Calculating Your Marketing ROI
One of things I do with my clients is help them understand how much they can afford to spend on marketing per client, and per lead. As a small business owner, having these key metrics will make you more confident in your decisions to spend money on marketing, and help you accurately assess the effectiveness of your marketing activities.
6 Questions To Track Marketing ROI
Here are some questions I send to every new business I engage with:
- Generally, what can you tell me about your current prospect and sales metrics?
- How many leads and customers do you average per month?
- How much revenue do you see per month?
- What is your average sale per customer?
- What is the average lifetime value of your customers? (Average revenue per customer.)
- What is your prospect to sale close ratio?
Not all businesses think about the above questions or have the same approach, and some clients often come back to me and ask, what do you mean by customer? What do you mean by lifetime value? Some clients have never taken the time to think about their business in this way! Here are some additional clarifying thoughts:
- What is a customer? A customer is a customer period. Whether they buy a $1 product and never come back, or buy $10K in one transaction. What’s important is to track your averages. Track mean and mode, and the average of those 2 numbers becomes your average sale per customer.
- What’s lifetime value of a customer? This can get pretty complex. Is it just the value of business the customer brings you? What if they refer you to someone else? What if you upsell them later with another promotion? I’ll suggest a simple approach, because when it becomes a headache to track, and you don’t end up tracking it at all.
- If you’re service based, I’d track the mean and mode for how long a client stays with you. This average is your lifetime of customer. Then figure out the average revenue per customer by looking at all the transactions over that time period.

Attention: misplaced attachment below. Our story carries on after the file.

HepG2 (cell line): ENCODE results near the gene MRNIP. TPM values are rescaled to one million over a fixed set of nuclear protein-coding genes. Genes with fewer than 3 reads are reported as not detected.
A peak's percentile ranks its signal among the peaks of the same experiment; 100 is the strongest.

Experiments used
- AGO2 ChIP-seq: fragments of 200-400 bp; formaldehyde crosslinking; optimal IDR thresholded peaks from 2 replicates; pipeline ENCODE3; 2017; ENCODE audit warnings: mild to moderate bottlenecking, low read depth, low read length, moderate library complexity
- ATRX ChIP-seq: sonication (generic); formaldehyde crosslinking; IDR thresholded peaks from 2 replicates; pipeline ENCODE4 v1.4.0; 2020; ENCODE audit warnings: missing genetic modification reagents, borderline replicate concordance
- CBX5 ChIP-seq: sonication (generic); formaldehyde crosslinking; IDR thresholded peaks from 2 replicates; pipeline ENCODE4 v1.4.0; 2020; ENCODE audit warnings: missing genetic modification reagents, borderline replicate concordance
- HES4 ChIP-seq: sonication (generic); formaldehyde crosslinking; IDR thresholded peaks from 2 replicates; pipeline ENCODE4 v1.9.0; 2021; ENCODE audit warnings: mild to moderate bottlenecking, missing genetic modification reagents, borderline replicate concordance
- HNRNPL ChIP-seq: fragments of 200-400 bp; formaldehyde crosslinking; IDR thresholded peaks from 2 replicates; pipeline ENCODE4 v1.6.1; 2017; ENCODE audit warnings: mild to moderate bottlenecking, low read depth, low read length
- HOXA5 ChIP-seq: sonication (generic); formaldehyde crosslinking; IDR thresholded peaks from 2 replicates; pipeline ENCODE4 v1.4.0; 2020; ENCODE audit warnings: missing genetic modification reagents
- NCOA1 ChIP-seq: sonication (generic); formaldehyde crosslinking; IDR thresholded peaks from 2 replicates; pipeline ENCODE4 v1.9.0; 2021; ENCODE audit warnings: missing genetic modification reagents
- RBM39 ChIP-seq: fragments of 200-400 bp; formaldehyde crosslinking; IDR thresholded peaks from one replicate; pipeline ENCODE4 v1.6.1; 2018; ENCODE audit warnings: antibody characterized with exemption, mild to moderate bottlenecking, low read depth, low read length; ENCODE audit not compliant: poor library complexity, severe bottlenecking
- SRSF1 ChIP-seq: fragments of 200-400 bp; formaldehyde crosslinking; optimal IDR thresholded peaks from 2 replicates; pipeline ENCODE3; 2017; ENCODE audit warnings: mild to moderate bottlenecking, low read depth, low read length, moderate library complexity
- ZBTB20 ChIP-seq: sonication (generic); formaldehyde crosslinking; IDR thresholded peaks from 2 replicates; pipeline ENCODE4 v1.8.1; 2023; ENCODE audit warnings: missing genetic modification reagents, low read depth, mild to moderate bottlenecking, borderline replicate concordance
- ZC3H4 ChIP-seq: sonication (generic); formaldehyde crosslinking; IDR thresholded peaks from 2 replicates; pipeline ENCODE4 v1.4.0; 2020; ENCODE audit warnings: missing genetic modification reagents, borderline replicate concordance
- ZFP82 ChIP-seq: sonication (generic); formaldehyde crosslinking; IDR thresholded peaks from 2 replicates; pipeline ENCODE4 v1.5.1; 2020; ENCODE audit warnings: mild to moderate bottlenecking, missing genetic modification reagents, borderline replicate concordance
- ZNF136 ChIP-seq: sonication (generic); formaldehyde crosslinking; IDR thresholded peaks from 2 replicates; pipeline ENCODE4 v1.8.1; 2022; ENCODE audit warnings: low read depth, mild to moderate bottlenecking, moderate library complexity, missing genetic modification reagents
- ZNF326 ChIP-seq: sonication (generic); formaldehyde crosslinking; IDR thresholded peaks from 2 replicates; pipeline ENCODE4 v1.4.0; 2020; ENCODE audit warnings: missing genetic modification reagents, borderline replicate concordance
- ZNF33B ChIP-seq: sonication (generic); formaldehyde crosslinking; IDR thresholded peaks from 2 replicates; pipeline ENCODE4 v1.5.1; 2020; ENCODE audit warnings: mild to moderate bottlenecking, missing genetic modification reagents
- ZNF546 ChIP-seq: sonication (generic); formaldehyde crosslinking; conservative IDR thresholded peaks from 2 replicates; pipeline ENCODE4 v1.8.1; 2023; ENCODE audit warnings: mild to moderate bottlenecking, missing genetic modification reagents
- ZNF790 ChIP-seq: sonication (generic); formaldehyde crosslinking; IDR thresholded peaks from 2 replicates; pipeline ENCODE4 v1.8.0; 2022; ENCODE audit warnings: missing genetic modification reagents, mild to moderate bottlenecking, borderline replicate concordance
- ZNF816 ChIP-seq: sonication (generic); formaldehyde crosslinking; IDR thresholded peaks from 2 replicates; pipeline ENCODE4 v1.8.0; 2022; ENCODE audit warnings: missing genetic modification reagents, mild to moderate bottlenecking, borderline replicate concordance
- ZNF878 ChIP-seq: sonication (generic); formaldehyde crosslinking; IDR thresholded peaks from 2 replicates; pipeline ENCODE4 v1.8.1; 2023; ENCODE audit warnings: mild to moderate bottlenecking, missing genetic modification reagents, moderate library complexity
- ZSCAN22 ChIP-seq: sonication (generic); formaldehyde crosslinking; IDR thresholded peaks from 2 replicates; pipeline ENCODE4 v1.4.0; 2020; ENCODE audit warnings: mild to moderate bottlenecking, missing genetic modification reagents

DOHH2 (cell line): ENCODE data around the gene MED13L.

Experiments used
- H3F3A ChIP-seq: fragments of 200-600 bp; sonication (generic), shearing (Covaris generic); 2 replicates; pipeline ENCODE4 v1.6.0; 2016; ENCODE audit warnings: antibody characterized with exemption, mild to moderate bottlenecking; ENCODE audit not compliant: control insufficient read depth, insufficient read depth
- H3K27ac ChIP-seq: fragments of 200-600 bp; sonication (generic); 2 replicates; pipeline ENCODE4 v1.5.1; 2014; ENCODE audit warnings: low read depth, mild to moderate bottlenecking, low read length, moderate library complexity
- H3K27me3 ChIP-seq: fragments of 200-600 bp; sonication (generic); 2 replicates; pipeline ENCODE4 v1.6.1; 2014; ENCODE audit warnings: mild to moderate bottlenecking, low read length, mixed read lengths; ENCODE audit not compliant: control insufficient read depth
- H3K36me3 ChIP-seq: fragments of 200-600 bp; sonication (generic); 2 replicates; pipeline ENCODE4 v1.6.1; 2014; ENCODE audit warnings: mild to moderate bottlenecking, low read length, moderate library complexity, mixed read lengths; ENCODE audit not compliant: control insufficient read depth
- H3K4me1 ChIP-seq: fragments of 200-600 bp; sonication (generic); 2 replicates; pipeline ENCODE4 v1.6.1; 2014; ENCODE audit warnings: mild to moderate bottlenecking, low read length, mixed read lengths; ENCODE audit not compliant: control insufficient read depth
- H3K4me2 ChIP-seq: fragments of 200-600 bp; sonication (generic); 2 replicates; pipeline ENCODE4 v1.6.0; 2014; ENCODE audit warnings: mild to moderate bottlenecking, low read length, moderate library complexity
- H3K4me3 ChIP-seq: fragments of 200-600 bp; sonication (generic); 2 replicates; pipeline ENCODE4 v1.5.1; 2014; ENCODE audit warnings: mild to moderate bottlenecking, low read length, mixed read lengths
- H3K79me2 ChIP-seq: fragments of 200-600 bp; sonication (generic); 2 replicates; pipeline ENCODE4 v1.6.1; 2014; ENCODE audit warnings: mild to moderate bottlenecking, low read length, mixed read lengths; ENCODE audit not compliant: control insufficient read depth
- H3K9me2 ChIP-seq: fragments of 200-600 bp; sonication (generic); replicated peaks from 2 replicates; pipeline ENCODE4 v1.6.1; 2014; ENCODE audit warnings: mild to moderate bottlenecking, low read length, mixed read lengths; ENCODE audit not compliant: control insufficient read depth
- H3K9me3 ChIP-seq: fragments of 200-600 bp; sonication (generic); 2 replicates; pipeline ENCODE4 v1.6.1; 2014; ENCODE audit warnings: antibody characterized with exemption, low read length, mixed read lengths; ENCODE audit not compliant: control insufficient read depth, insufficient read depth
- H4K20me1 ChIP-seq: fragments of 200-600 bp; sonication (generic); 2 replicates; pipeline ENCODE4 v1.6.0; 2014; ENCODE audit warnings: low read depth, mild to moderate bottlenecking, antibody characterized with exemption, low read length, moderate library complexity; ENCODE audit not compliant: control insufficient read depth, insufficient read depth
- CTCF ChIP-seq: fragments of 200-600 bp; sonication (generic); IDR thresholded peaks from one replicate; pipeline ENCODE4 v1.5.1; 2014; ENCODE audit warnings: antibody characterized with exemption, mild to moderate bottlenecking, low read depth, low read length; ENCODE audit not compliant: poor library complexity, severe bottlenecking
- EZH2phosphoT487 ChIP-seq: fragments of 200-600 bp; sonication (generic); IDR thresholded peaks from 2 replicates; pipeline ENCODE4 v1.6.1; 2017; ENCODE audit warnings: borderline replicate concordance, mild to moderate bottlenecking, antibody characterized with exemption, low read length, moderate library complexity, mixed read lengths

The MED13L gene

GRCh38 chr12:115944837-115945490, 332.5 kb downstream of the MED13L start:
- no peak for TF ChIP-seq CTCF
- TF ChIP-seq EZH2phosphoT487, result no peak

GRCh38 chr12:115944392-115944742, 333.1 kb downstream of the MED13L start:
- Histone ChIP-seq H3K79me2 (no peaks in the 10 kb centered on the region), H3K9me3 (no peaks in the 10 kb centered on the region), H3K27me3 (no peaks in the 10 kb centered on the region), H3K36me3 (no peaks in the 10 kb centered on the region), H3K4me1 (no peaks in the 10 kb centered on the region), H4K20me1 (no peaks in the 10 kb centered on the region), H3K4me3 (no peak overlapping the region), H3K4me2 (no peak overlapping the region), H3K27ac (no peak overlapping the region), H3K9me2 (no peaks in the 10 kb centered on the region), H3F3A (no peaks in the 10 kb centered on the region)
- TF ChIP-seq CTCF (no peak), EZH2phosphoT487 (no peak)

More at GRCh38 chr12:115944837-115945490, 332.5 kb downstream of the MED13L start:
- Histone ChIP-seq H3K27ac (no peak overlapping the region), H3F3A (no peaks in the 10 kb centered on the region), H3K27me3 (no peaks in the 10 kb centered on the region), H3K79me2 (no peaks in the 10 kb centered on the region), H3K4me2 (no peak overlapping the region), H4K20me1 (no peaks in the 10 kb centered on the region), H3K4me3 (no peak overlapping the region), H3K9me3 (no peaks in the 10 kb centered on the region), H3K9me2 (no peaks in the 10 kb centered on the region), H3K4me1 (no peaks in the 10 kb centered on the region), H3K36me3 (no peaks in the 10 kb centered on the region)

- If you’re transactional, I would figure out the average # of transactions per customer and use that as a metric. Take that and multiply it by your average sale and you now have the lifetime value.
- What is a prospect? Any person that you have an email, phone or address by which you have permission to use for outbound marketing. If you seem to get tons of email leads, I would qualify this further by limiting it to only those who are double opted in. “Likes” on Facebook or increased Twitter followers are nice to track as a separate metric.
Establish a Baseline and Monitor Your ROI
Once you have accurate insight into your current sales and marketing metrics, then it is easy to establish a baseline by which you can measure the success of new marketing endeavors.
Let’s say you figure out that you average $1,800 in lifetime value for each new customer. And historically you know that for every lead you get, you convert 1 in 5 into clients. We can use these two simple metrics to establish how much you can spend per lead.
And let’s say ideally, you’d like an 6 to 1 return on your marketing dollars. We’d take $1,800 and divide that by 5, and divide that by 6, which gives us $60. This means you can spend up to $60 per lead in order to achieve and maintain an 6 to 1 ratio. Now you have more confidence to try new things, and pit different opportunities against each other. Of course, tracking the source of those leads and the new clients is also important in order for you to accurately track your return on investment. I’ll talk about what formal and informal things you can do to track the sources of your leads in another post.
I wrote a post a while back about the Importance of Lifetime Value, and in this post reference a pretty cool LTV calculcator from Harvard Business School: http://www.pearanalytics.com/blog/2009/importance-of-lifetime-value-in-marketing/. It points out that there is really a “net contribution margin” per customer that should be considered, because there are obviously real costs associated with carrying a customer. This is why it might be a good idea for a company with multiple product lines to segment their customers (i.e. the “headache” because most companies are not even tracking this well enough), because you likely have different LTV’s per product line, or maybe even customer persona.
Totally agree with you. I’d add that there’s also the value of “brand building” and name recognition that can’t be calculated accurately. We don’t know what is a result of SEO & marketing and what is a result of their offline efforts. I hesitate to include anything that isn’t clear. When the internet marketing landscape gets more saturated and competitive, and the average ROI goes down, there will be more incentive to track LTV and other metrics more accurately.